In fact, over half of warehouse operating costs are attributed to order picking. More importantly, fast and accurate order fulfillment leads to high rates of customer satisfaction. The order picking method used in your operation is critical for achieving business goals.
What is order picking?
Before diving into the best methods, let’s first establish what it is. Order picking is just what it sounds like: the process of retrieving products from the warehouse inventory to fulfill customer orders. It’s a labor-intensive activity that requires both speed and accuracy. The amount of time it takes to get an order together greatly influences delivery time, which is why your productivity levels are essential.
Since a worker must find the products, pick them and confirm that the correct items are selected for a customer’s order, strong organizational skills, close attention to detail and a focus on efficiency and correctness are necessary for this order picking process. Multiple techniques can be used to efficiently pick orders, including single order picking, batch order picking and wave order picking. These techniques and technology, such as handheld scanners, dramatically help streamline the order-selecting process and enhance general productivity.
Overall, order picking is labor-intensive work that is vital to the success of any order fulfillment operation. It requires meticulous attention to detail, good organizational abilities and a focus on speed and accuracy. Combining these qualities gives customers a pleasant delivery experience, making them return for more.
What does an order picker do?
In a warehouse or storage facility, solo or team-based order pickers spend more than 50% of the total order picking time traveling throughout the warehouse searching for and pulling the proper items. Pickers frequently lift and move large objects to pick items depending on the order. Aside from picking items, order pickers could also be in charge of securely and safely packaging products for shipping and ensuring that the warehouse or storage area is kept tidy and organized.
Warehouse managers could expect order pickers to operate in various settings, such as indoor and outdoor warehouses. Depending on the workload and time constraints, order pickers might also have to stand for extended periods of time. Although their work is mainly physical, order pickers must have a keen eye for detail, excellent organizational abilities, and the capacity to move fast and accurately.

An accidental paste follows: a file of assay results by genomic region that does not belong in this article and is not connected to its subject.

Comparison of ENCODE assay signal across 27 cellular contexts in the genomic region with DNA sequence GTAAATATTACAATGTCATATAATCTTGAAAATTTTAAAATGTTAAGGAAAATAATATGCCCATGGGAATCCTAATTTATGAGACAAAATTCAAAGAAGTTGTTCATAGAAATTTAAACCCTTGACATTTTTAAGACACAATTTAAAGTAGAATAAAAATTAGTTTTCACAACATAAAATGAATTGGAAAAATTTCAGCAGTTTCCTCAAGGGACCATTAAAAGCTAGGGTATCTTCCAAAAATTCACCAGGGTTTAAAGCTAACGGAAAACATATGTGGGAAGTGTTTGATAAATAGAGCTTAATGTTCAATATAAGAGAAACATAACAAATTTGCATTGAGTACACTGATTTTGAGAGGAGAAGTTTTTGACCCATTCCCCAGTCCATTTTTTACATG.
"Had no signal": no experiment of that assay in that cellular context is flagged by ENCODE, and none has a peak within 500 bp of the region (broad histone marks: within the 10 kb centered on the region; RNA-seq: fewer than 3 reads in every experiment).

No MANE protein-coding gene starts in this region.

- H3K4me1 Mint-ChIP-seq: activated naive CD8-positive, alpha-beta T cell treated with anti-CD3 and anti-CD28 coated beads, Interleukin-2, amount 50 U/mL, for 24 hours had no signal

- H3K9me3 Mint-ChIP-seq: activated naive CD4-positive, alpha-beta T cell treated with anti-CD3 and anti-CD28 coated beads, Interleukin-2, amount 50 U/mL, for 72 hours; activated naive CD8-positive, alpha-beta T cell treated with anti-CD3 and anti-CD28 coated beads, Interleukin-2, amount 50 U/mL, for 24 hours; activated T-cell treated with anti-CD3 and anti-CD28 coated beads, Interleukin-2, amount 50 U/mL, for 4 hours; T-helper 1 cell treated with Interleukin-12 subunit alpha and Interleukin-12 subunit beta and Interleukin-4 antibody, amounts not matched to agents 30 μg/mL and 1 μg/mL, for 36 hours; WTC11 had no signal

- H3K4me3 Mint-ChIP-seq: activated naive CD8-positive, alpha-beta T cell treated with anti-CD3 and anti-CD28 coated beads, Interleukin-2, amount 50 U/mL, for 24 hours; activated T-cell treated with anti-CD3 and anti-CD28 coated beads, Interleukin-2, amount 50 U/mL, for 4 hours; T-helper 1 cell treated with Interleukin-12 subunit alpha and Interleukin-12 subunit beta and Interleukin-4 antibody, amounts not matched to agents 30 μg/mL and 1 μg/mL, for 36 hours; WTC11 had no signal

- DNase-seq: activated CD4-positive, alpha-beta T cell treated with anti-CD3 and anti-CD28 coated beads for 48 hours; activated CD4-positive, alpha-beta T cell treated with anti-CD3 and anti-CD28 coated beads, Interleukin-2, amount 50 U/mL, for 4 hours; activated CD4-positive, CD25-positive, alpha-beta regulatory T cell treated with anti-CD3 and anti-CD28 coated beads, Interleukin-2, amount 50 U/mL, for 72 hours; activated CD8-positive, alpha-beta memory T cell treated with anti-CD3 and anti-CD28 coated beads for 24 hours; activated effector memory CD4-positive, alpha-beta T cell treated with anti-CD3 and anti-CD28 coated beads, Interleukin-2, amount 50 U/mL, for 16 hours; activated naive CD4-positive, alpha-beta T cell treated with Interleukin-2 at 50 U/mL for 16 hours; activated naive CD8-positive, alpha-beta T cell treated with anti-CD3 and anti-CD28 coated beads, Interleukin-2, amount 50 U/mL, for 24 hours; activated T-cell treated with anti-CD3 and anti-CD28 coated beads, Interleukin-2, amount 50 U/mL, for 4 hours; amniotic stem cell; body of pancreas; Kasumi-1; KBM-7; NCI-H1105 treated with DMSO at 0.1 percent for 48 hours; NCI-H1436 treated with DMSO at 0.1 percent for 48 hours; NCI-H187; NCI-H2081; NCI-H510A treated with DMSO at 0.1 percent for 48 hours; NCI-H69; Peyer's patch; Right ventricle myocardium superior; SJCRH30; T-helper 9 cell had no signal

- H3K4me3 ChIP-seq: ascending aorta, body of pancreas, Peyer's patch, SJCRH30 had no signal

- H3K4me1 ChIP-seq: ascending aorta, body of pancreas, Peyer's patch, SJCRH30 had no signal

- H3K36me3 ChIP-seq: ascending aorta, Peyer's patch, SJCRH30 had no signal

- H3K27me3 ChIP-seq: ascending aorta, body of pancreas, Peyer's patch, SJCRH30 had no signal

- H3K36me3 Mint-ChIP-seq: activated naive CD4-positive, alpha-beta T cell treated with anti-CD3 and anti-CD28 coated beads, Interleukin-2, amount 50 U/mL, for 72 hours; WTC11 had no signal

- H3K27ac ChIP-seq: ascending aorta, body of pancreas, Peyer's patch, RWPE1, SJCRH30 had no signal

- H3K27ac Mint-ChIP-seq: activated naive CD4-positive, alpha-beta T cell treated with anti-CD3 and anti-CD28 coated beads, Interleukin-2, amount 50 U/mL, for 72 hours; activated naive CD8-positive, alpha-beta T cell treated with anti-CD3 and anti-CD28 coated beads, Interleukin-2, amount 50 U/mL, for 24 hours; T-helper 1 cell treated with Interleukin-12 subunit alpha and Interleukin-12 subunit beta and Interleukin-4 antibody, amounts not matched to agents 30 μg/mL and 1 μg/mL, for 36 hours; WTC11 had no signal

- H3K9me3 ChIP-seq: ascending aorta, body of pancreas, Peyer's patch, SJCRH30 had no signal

Order picking is hard work that is very important to the success of the order fulfillment process. The use of robotics in the order picking process is increasing, with robot sales in North America increasing by 28% from 2020 to 2021, according to the Association for Advancing Automation. However, robots and automation don’t eliminate the need for human labor. Luckily, some methods can help to cut down on this travel time so that your company can fulfill more orders each day.
What are 6 different order picking methods?
When it comes to order picking, there are six different methods or order picking systems that can support an efficient, profitable operation.
1. Single order picking
Single order picking is the most common fulfillment method, and it is also the most time-consuming. With single order picking, the picker works on one order at a time. They’ll search the warehouse for each item one-by-one to complete the order, meaning pickers often travel the same route repeatedly throughout their shift.
Single order picking is ideal for smaller warehouses that handle smaller order volumes. Its simplicity makes it an appealing order picking method for new businesses.
2. Batch order picking
Also known as multi-order picking, this method allows pickers to work on multiple orders at the same time, one SKU at a time. Batch picking is best for companies that often have multiple orders with the same SKUs (items) or orders with only a few SKUs in each. It cuts down on travel time since the picker usually only needs to travel to an item location one time per picking cycle.
For businesses with high order volume or recurring orders, this order picking process is a quick and effective way to complete customer orders. This order picking method can manage multiple orders simultaneously while cutting down on travel time to boost production and result in cost savings for the business.
3. Pick and pass